The Best Diet
There is so much written about the importance of diet in sustaining our health. No one would argue that it helps to eat right and well, but there is endless arguement about what constitutes "right" and "well". Certainly, within Cancer World, there are a million articles or books purporting the anti-cancer powers of certain foods. If you look at the larger literature, there is even more written about health in general.
The catch is that no one can really prove or support the contention that one particular diet is best. For those of us, myself included, who love to eat, this is actually good news. For me, it means that I can continue to eat lots of healthy things, not worry about the specifics, and assume that I am doing the best that I can. Life is way too short, with or without cancer, to subsist on carrot sticks or no carbs or lots of seaweed (unless you love it).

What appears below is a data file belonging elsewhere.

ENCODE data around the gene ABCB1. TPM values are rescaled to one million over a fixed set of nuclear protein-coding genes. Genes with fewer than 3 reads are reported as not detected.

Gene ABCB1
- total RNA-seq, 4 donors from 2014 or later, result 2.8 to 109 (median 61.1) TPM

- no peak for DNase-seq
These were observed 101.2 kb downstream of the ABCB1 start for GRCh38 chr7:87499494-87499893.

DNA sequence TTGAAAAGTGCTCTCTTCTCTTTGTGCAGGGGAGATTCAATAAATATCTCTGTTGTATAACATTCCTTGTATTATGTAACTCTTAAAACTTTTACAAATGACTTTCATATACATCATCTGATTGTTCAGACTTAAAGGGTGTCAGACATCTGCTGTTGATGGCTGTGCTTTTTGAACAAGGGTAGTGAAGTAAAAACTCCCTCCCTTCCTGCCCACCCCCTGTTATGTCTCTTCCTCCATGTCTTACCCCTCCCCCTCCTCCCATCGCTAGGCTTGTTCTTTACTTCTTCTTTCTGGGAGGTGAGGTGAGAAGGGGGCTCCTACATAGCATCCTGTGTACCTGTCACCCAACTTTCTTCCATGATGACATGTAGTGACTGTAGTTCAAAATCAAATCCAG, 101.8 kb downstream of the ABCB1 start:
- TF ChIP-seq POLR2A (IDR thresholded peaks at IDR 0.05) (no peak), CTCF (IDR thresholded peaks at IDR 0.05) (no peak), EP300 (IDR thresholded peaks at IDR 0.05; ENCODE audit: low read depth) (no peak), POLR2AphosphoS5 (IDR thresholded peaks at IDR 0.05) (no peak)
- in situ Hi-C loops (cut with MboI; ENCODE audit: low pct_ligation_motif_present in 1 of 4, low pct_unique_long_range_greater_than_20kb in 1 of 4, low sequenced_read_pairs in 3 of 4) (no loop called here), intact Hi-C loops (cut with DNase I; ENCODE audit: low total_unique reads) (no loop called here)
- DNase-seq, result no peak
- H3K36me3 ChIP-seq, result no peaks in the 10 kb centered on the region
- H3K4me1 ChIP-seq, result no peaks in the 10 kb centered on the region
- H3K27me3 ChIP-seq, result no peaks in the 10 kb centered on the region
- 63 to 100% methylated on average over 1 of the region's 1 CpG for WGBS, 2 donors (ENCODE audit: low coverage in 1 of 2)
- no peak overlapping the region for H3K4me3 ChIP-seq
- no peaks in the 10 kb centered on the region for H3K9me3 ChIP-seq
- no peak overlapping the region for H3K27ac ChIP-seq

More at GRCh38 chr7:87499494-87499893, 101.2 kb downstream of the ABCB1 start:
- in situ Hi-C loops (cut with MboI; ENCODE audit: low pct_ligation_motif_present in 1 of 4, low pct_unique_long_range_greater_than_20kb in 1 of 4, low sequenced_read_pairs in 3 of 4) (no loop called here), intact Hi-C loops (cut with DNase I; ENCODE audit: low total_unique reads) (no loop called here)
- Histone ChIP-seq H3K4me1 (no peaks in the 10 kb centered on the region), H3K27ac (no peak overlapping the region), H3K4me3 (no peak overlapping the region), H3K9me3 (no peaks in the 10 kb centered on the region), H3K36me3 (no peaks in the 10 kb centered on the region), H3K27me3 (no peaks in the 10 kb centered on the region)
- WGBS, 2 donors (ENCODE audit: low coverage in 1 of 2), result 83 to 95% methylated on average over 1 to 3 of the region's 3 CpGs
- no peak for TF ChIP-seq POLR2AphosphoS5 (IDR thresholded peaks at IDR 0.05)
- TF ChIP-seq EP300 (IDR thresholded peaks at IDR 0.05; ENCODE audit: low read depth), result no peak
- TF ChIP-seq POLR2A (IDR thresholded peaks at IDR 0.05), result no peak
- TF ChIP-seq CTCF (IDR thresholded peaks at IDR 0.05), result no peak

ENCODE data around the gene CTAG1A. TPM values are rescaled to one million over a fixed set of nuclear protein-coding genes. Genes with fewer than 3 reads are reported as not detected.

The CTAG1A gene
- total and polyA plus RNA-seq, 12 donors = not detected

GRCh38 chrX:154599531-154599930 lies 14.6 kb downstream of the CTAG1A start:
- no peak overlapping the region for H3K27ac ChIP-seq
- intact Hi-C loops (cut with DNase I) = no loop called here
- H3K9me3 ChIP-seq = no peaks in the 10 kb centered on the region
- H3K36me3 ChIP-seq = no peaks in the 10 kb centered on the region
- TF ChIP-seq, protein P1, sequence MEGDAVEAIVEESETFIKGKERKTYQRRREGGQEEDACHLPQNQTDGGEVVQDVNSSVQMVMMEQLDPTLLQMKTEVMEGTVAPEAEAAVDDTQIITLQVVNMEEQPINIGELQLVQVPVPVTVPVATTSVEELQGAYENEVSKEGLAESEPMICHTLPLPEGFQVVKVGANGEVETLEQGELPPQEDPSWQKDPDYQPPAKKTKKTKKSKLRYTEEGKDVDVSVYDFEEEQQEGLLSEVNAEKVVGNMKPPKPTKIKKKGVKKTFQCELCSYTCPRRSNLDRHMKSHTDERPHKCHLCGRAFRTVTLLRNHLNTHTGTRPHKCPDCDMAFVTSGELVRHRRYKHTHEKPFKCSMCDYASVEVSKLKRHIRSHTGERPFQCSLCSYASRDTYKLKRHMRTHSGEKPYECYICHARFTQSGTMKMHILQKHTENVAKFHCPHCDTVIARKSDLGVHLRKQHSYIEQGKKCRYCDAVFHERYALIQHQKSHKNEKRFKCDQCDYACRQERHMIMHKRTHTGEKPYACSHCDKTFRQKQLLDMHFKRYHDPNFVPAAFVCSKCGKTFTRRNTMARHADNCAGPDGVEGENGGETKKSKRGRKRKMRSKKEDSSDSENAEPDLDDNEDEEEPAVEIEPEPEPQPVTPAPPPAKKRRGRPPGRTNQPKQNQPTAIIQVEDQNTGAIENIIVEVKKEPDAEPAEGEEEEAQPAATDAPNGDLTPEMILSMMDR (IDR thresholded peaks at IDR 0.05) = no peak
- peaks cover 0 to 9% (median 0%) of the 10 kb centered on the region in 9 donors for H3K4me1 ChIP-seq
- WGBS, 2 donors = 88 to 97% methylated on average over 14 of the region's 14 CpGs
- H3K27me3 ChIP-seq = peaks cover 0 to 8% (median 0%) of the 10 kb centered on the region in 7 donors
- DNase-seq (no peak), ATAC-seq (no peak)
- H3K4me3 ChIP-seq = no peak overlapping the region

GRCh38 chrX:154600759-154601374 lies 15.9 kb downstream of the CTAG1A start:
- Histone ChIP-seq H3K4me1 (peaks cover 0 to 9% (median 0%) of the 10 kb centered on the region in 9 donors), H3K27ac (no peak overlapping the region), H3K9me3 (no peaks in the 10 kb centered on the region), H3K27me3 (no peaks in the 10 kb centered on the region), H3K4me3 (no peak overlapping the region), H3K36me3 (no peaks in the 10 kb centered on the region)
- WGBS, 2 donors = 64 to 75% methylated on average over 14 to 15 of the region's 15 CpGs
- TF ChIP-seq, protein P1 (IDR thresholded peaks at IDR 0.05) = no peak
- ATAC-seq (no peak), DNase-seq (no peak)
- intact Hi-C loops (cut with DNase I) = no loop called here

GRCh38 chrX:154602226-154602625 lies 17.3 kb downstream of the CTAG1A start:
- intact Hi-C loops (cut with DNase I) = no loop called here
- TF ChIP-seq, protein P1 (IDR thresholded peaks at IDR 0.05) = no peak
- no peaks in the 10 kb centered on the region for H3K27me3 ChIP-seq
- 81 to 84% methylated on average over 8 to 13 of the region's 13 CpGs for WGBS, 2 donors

This is an excellent article from The Atlantic. Per usual, I give you the beginning and then a link to read more:
Science Compared Every Diet, and the Winner Is Real Food
By James Hamblin
Flailing in the swell of bestselling diet books, infomercials for cleanses, and secret tips in glossy
magazines, is the credibility of nutrition science. Watching thoroughly-credentialed medical experts
tout the addition or subtraction of one nutrient as deliverance—only to change the channel and hear
someone equally-thoroughly-credentialed touting the opposite—it can be tempting to write off
nutrition advice altogether. This month we hear something is good, and next we almost expect to hear
it’s bad. Why not assume the latest research will all eventually be nullified, and just close our eyes and
eat whatever tastes best?
That notion is at once relatable and tragic, in that diet is inextricable from the amount of healthy time
we spend on Earth. Improvements in diet are clearly associated with significant lengthening of lifespan
and dramatic decreases in risk of most chronic diseases. Combining disease and longevity into the
concept of healthspan, the number of healthy years of life—fundamentally more important but less
readily quantifiable than lifespan—the data in favor of optimizing our diets are even more compelling.
No one is arguing that diet is less than extremely important to health and well-being, but seemingly
everyone is arguing as to what constitutes the best diet.